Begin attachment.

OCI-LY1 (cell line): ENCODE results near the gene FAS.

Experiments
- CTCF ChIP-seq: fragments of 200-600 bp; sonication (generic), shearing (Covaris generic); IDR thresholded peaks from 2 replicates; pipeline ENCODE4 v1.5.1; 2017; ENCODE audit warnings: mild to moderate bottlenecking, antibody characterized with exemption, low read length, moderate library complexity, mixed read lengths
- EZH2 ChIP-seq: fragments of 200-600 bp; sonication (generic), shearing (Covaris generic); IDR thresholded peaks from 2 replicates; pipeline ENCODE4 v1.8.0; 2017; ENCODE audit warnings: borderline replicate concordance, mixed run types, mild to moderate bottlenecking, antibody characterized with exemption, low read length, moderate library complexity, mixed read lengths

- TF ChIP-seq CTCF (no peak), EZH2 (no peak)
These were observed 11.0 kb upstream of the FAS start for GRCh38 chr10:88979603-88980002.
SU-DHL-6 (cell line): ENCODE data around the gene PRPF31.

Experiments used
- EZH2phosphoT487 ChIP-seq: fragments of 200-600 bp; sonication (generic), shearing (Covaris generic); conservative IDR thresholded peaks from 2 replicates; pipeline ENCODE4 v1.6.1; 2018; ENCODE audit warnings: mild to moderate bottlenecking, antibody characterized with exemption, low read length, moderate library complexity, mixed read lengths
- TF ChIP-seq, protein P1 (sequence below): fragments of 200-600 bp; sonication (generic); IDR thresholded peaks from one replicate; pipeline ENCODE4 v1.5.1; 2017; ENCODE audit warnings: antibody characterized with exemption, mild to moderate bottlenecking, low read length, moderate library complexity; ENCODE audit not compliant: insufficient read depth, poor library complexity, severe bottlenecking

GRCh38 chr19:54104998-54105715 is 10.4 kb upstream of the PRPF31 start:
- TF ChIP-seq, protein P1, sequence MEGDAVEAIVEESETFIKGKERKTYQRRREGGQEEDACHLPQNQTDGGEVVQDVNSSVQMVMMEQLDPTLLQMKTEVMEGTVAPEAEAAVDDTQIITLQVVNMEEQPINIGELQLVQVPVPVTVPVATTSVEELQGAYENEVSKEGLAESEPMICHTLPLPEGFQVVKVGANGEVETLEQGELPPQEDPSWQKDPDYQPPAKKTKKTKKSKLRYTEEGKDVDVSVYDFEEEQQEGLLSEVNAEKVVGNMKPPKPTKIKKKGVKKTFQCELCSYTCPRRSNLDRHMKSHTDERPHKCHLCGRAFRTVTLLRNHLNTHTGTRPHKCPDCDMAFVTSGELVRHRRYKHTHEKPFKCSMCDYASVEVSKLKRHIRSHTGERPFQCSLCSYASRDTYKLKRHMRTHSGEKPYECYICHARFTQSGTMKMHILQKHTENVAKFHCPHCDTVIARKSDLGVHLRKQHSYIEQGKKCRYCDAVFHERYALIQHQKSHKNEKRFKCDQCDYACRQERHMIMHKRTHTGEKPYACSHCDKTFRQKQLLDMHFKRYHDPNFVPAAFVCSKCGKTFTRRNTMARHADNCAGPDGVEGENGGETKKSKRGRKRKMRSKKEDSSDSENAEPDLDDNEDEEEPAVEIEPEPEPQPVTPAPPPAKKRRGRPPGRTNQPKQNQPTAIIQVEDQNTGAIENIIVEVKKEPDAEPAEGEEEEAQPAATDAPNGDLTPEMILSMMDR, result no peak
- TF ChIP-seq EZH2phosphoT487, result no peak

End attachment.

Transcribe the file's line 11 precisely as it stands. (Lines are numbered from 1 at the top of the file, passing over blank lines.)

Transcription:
GRCh38 chr19:54104998-54105715 is 10.4 kb upstream of the PRPF31 start: